118 F3d 1113 United States v. Kirksey

118 F.3d 1113

UNITED STATES of America, Plaintiff-Appellee,
Orlando Ray KIRKSEY, Defendant-Appellant.

No. 95-4020.

United States Court of Appeals,
Sixth Circuit.

Argued April 29, 1997.
Decided July 9, 1997.

J. Matthew Cain, Asst. U.S. Atty. (argued and briefed), Cleveland, Ohio, for Plaintiff-Appellee.

Norman L. Sirak (argued and briefed), Canton, Ohio, for Defendant-Appellant.

Before: BROWN, KENNEDY, and BOGGS, Circuit Judges.


BAILEY BROWN, Circuit Judge.

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Defendant, Orlando Ray Kirksey, appeals the judgment of conviction entered on a guilty plea to conspiracy to distribute and possession with intent to distribute cocaine, in violation of 21 U.S.C. § 846 and 21 U.S.C. § 841. For the reasons that follow, we AFFIRM the judgment of the District Court.



On February 1, 1995, a postal inspector on assignment at the Cleveland Air Mail Center at the Cleveland, Ohio Airport, suspected that a package sent from Gardena, California, to Alliance, Ohio, contained illegal drugs. To confirm his suspicions, the inspector ordered that the package be searched by a drug detection canine. The canine affirmatively "alerted" that the package contained narcotics. Postal inspectors sought and executed a search warrant of the package. An inspection of the package revealed one kilogram of cocaine hidden inside a stereo. After a controlled delivery to the addressee, the individual who signed for the package was arrested. She, however, told postal inspectors that she was accepting the package on behalf of her cousin, Orlando Kirksey. The addressee, while under surveillance, then contacted Orlando Kirksey and delivered the package to him in exchange for $340.00. Law enforcement authorities arrested Kirksey, and a grand jury returned a two-count indictment against him for possession with intent to distribute cocaine in violation of 21 U.S.C. § 841(a)(1) and attempting to possess cocaine in violation of 21 U.S.C. § 846.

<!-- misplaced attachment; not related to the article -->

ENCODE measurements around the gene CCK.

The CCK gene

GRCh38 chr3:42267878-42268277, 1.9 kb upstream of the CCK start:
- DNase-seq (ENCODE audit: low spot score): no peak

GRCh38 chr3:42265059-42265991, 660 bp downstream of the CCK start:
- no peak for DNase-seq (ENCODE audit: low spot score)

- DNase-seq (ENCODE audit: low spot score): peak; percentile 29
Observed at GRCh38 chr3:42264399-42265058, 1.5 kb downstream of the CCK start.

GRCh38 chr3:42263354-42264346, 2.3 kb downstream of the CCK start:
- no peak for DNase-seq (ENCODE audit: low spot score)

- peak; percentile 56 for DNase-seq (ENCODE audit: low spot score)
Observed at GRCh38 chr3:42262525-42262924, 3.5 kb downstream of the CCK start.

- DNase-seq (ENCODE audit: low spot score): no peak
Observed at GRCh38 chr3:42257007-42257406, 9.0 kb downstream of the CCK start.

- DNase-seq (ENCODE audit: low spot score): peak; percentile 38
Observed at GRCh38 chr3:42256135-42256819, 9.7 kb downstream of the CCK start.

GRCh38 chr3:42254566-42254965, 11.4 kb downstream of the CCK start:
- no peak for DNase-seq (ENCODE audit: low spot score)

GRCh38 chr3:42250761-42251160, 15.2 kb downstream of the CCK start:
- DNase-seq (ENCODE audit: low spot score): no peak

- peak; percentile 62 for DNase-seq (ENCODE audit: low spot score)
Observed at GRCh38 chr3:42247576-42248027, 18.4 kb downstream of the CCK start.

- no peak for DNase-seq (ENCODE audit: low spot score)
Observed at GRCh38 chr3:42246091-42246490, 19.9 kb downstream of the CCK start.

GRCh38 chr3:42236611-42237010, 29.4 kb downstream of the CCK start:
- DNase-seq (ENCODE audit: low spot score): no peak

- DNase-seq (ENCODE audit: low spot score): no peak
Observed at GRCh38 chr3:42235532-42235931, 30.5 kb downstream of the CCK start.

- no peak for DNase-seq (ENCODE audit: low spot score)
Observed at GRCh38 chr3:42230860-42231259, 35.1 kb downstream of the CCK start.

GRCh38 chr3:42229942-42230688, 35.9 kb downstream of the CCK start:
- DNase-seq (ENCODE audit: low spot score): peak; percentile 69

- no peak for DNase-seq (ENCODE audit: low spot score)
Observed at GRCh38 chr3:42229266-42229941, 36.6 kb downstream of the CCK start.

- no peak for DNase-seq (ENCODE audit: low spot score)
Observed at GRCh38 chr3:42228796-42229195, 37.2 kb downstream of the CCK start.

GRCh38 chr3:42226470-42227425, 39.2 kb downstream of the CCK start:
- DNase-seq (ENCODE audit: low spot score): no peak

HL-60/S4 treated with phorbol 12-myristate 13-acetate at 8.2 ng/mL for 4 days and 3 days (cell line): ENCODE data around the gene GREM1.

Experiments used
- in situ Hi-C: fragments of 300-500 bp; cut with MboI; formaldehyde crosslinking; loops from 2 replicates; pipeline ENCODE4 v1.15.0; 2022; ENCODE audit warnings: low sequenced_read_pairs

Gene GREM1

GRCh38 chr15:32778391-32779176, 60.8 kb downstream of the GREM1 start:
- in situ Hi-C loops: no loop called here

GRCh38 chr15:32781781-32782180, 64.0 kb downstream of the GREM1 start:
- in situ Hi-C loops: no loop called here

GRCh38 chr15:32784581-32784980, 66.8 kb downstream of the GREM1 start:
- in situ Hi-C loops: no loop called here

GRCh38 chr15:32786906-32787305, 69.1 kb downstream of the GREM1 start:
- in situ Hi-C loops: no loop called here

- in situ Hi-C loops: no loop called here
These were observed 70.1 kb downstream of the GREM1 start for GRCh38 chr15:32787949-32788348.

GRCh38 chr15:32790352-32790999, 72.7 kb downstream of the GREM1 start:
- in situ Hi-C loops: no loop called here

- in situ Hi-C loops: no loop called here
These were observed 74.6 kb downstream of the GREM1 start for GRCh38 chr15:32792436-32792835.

Kirksey moved to suppress the physical evidence obtained from executing the search warrant, arguing that seizing the package at the air mail facility violated his right to be free of unreasonable searches and seizures and that the search warrant was not supported by probable cause. The district court denied Kirksey's motion to suppress. Shortly after trial commenced, Kirksey entered into a Rule 11 Plea Agreement. Pursuant to the plea agreement, the government agreed, inter alia, to dismiss count two of the indictment in exchange for the defendant's plea of guilty as to count one. As a result, the government reduced its initial recommendation of a prison term of 120 months to seventy-one months. In addition, Kirksey agreed to waive his right to raise and appeal "any writs of habeas corpus concerning any matters pertaining to the prosecution including all motions, defenses, probable cause determinations, and objections to the Court's entry of judgment." As directed by Rule 11 of the Federal Rules of Criminal Procedure, the District Court held a hearing at which it reviewed the charges and plea agreement with the defendant and his counsel. According to defendant's counsel, he and the defendant discussed the provisions of the plea agreement "line by line," including the "constitutional rights which he would be waiving by entering this agreement." During the hearing, the District Court also informed the defendant that the agreement required him to give up his right to appeal "any post conviction writs of habeas corpus concerning any matter pertaining to the prosecution, including all motions, defenses, probable cause determination and objections to the court's entry of judgment...." When asked in open court whether he understood that he was relinquishing his right to appeal, the defendant responded in the affirmative. The District Court then accepted the defendant's guilty plea upon a finding that defendant was competent and that his plea was knowing, voluntary, and supported by an independent basis in fact. The court entered a judgment of guilty on count one and sentenced the defendant to serve a prison term of seventy-one months, followed by five years of supervised release.